Working with buyers doesn’t have to be difficult. If you approach their business as you would your own you’ve got a pretty high chance for success! That said, so many small businesses make doing business difficult and that results in low sales and inconsistent retail relationships. I sat down with some of my favorite buyers and talked to them about the quickest way to get on their bad side and made a list of their biggest pet peeves to share with you! If you’re guilty of any of these points I suggest making some changes ASAP!
You push products for the benefit of the sale
Buyers KNOW when you’re just trying to make a buck and when you’re truly invested in their business. The BEST way to prove you’re in it for the long haul? Tell them what NOT to buy. If they’re eyeing a line and you know for a fact over the counter sales have been poor tell them, and point them in a different direction. They may order the item anyway for their own reasons but if it doesn’t perform to their expectations they won’t hold it against you. (and they'll probably listen to your suggestions next time!)
You are difficult to communicate with
I understand how hectic running a business can be. Keep in mind as busy as you may be, buyers are in the same boat! If you make placing an order with you difficult they are going to go elsewhere. They may be trying to get you on the phone and you only communicate via email, you may travel often, you may be overloaded with work. None of these are a reason to neglect your buyers. If you want their business make them a priority!
You don’t know your line
If you’re selling jewelry, be prepared to answer questions about metal content. If your product is stationery you should know how many pages are in your notepads. If you work in textiles, be able to speak to the fiber content of your products. Know your MSRP and wholesale pricing. Buyers expect you to be the expert when it comes to your products. If you can’t answer these types of questions chances are they will be very underwhelmed by the experience of working with you.
You don’t prepare for their appointment
Buyers, regardless of the size of the store they are buying for, deserve your undivided attention. They know pretty quickly when you don’t prepare for the meeting and that says you don’t care about their business. Keep a file, take lots of notes, and cater the appointment to their business. If you’re a stationer and are meeting with a store based in Florida present the prints that you think will be the best sellers for their region first (like palm trees and pineapples) They’ll be impressed if you make a suggestion based on what you know about their business.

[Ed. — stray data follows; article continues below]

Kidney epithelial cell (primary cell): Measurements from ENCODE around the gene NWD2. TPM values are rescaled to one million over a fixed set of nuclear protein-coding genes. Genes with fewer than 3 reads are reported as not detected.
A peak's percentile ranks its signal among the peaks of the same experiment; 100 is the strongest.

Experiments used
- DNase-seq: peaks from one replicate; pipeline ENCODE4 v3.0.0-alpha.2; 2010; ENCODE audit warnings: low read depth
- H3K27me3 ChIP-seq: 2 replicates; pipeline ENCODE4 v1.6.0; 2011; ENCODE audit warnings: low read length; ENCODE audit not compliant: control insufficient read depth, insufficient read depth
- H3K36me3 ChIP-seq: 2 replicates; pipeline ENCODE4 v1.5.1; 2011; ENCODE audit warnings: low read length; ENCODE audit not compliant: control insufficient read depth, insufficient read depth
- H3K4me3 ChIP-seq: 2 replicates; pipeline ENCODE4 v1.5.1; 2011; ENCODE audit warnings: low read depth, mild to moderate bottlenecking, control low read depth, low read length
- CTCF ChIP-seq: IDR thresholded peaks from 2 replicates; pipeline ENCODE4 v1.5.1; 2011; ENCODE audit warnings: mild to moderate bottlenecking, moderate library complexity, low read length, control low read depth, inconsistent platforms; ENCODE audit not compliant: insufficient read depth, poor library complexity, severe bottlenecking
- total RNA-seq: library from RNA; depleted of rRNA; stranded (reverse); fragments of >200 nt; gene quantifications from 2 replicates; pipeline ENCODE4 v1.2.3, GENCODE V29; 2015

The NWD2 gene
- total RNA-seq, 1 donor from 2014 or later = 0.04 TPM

You don’t make it easy to write an order
This probably could fall under not preparing for your appointment but because orders aren’t always written face to face I felt it deserved its own category. Going back to buyers being busy, when they carve out time to write their orders make it easy for them! This means a line sheet with style numbers, packing information by style, pricing and dates the items are available to ship. If they have to spend time searching for this information you can bet it will impact your bottom line. Want to seriously impress a buyer you’ve been working with? Try writing the order for them and review the reasoning behind each sku and units that you placed. I’ve had so many buyers take the order and sign off on it in that moment! Sometimes, they’ll take it back and make a few adjustments, but by you doing the bulk of the work up front you’ve made it super easy which they will appreciate and not forget.
It’s a one-sided partnership
If your goods are shipping late and your buyer grants you an extension it’s a big win. If they come to you a few months later looking for something (a discount, to cancel an item or order etc) remember how they did you a solid and reciprocate in some way. This doesn’t mean anything goes, each request should be handled on a case by case basis. You want to show them that you're in it for the long haul. By proving that you’re willing to work with them you’ll earn their respect and move to the top of their retail partnership list.
You constantly ship late
Things happen that sometimes results in delayed goods. If this becomes your pattern stores are going to stop doing business with you. If it’s related to your supplier start looking elsewhere or pad yourself with your delivery dates. Buyers are tying up dollars with you that can be spent elsewhere. Consider how frustrated you would be of they constantly canceled orders at the last minute.